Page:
DOOM

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judgment

judgment, decision of a court of law respecting the issues before it. The term ordinarily is not applied to the decree (order) of courts of equity. The outstanding characteristic of a legal judgment, in contrast to an equitable decree, is its finality and fixity; thus, except for error justifying an appeal, the judgment may not be reconsidered (see jeopardy). The judgment, which in most cases of consequence follows the verdict of a jury, is the determination of the judge that the defendant is guilty or innocent of the alleged offense. If the judgment is one of criminal guilt, the court proceeds to impose sentence. In civil cases, when judgment is for the plaintiff, the court usually awards a sum as damages. The damages thereupon constitute a debt that takes priority over all other obligations of the defendant except taxes and previous judgments. If the debtor fails to pay, the sheriff, to execute the judgment, will seize and sell first his personal property and then his realty. The sheriff may also garnish monies owed to the defendant, e.g., his wages (see garnishment). Certain property of the debtor is exempt from seizure, including clothing, equipment needed to carry on his trade or profession, and the family homestead. In some jurisdictions a defendant who willfully refuses to pay a judgment may be punished for contempt of court. A judgment rendered by the courts of one state is entitled to recognition by the courts of all other states.

Judgment Day

Judgment Day or Doomsday, central point of early Christian, Jewish, and Islamic eschatology, sometimes called the Day of the Lord. References to it throughout the Bible are numerous. The Christian belief in the Last Judgment asserts that this world will end, the dead will be raised up in the general resurrection, and God, or his agent, will gloriously come to judge the living and the dead. The sinners shall be cast into hell, and the righteous shall live in heaven. These concepts are also common themes in early Jewish apocalyptic speculation. No generally accepted Christian teaching pronounces when Judgment Day shall occur, but many individuals have prophesied its date. Doomsday believers are called chiliasts, millenarians, or, specifically, Adventists. See also Antichrist; Armageddon; millennium; apocalypse. The Last Judgment also figures in the Qur'an.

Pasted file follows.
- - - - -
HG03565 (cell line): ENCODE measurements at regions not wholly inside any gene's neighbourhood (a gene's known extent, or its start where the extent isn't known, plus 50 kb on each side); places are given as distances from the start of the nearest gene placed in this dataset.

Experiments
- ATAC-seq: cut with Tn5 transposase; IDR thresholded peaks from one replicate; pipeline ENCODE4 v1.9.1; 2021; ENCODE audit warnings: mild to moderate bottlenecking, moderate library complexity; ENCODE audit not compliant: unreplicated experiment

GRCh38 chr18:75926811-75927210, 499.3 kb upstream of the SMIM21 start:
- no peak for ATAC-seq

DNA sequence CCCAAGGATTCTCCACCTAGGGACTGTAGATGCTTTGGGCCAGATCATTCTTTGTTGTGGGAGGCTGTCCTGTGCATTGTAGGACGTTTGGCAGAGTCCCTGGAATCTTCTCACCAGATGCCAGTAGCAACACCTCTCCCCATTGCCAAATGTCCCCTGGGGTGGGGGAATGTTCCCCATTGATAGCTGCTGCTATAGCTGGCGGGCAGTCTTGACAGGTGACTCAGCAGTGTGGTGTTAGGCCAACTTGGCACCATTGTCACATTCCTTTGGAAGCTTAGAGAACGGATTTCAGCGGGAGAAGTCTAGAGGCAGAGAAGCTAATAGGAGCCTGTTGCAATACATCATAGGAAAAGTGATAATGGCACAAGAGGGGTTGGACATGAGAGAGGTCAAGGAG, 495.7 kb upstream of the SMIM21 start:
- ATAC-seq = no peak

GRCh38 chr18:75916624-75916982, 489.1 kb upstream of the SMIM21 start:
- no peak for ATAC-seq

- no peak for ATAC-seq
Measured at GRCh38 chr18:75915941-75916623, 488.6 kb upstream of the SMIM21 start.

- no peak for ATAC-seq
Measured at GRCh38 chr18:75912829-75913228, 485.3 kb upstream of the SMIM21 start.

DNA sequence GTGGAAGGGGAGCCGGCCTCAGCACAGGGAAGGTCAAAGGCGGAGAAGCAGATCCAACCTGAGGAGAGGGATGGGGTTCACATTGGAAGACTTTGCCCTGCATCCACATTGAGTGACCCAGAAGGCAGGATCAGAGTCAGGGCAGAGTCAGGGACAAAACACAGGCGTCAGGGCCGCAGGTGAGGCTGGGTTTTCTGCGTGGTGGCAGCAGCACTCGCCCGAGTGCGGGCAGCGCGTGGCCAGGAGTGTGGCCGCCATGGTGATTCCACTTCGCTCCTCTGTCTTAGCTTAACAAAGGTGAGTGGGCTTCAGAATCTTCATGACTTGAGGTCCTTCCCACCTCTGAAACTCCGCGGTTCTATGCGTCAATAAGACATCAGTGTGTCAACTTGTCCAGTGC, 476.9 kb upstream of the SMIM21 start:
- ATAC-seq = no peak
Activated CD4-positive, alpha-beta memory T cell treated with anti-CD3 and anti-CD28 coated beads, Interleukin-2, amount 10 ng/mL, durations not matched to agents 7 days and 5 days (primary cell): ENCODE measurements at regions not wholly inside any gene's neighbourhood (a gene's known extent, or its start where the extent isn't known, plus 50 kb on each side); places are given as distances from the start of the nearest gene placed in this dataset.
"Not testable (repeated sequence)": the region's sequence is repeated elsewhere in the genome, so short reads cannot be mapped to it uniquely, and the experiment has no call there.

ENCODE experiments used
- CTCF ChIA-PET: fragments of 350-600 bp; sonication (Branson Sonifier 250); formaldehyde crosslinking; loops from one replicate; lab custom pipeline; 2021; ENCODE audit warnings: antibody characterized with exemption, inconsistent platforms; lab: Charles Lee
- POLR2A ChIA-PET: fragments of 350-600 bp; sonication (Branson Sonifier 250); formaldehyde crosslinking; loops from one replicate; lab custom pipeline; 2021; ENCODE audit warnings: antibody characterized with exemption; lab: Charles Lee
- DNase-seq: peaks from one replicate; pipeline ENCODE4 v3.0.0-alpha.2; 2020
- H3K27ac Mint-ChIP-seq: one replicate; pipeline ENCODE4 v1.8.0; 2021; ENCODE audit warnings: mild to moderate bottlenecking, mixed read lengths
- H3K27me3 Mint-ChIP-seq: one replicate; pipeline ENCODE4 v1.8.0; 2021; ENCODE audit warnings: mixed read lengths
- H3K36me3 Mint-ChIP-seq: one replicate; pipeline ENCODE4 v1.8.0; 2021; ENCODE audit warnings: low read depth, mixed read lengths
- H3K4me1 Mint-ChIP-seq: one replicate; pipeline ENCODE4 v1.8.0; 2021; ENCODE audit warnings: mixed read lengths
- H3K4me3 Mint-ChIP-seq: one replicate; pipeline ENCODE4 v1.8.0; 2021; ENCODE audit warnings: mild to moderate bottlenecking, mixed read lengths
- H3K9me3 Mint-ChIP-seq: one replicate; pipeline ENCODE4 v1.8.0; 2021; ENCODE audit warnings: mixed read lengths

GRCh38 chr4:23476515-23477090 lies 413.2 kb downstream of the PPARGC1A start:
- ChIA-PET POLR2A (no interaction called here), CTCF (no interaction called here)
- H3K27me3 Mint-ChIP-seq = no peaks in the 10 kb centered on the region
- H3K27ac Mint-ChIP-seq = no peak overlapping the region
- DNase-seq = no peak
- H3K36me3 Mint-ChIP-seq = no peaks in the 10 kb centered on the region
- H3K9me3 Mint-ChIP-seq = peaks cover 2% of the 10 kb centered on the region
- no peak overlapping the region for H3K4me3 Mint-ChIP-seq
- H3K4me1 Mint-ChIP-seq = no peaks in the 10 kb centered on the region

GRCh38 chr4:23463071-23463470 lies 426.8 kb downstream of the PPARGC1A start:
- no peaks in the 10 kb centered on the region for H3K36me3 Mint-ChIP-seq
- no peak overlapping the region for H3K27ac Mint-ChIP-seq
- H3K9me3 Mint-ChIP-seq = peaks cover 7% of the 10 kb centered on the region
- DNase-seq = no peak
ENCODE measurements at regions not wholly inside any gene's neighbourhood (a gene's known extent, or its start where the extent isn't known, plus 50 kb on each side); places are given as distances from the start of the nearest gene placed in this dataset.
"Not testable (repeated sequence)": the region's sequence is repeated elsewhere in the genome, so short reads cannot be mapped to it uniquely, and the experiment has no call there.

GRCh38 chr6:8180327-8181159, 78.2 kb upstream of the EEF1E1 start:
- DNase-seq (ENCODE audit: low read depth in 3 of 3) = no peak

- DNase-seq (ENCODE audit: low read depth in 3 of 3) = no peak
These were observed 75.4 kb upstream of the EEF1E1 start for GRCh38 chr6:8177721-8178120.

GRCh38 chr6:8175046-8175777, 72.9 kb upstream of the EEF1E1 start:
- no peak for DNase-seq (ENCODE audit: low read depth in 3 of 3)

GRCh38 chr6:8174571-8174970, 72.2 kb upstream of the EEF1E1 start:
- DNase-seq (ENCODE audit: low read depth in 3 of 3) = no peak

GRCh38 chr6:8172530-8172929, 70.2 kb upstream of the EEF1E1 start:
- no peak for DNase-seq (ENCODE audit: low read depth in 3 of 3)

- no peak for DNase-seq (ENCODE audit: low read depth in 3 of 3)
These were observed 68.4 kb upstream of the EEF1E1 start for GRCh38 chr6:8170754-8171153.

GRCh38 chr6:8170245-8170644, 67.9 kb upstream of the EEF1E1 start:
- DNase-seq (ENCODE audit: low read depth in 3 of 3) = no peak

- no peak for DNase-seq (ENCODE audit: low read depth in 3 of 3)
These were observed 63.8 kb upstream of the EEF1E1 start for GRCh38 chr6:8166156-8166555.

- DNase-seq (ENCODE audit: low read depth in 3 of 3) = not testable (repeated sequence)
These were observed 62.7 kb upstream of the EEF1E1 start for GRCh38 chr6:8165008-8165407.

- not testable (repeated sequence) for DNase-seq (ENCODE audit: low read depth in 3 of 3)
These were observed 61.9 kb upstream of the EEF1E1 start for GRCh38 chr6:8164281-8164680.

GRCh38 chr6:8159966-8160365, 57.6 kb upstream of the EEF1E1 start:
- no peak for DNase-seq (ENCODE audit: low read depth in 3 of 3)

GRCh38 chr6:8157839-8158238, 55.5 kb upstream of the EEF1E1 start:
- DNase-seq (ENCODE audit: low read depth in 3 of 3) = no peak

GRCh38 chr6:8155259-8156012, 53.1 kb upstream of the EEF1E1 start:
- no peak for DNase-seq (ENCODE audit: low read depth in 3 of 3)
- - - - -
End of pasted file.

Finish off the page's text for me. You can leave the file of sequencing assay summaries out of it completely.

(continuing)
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DOOM

(games)
A simulated 3D moster-hunting action game for IBM PCs, created and published by id Software. The original press release was dated January 1993. A cut-down shareware version v1.0 was released on 10 December 1993 and again with some bug-fixes, as v1.4 in June 1994.

DOOM is similar to Wolfenstein 3d (id Software, Apogee) but has better texture mapping; walls can be at any angle, of any thickness and have windows; lighting can fade into the distance or come from point sources; floors and ceilings can be of any height; many surfaces are animated; up to four players can play over a network or two by serial link; it has a high frame rate (comparable to TV on a 486/33); DOOM isn't just a collection of connected closed rooms like Wolfenstein but sounds can travel anywhere and alert monsters of your approach.

The shareware version is available from these sites: Cactus, Manitoba, UK, South Africa, UWP ftp, UWP http, Finland, Washington.

A FAQ by Hank Leukart: UWP, Washington. FAQ on WWW. Other links.

Usenet newsgroups: news:rec.games.computer.doom.announce, news:rec.games.computer.doom.editing, news:rec.games.computer.doom.help, news:rec.games.computer.doom.misc, news:rec.games.computer.doom.playing, news:alt.games.doom, news:comp.sys.ibm.pc.games.action, news:comp.sys.ibm.pc.games.announce, news:comp.sys.ibm.pc.games.misc.

Mailing List: <listserv@cedar.univie.ac.at> ("sub DOOML" in the message body, no subject).

Telephone: +44 (1222) 362 361 - the UK's first multi-player DOOM and games server.
This article is provided by FOLDOC - Free Online Dictionary of Computing (foldoc.org)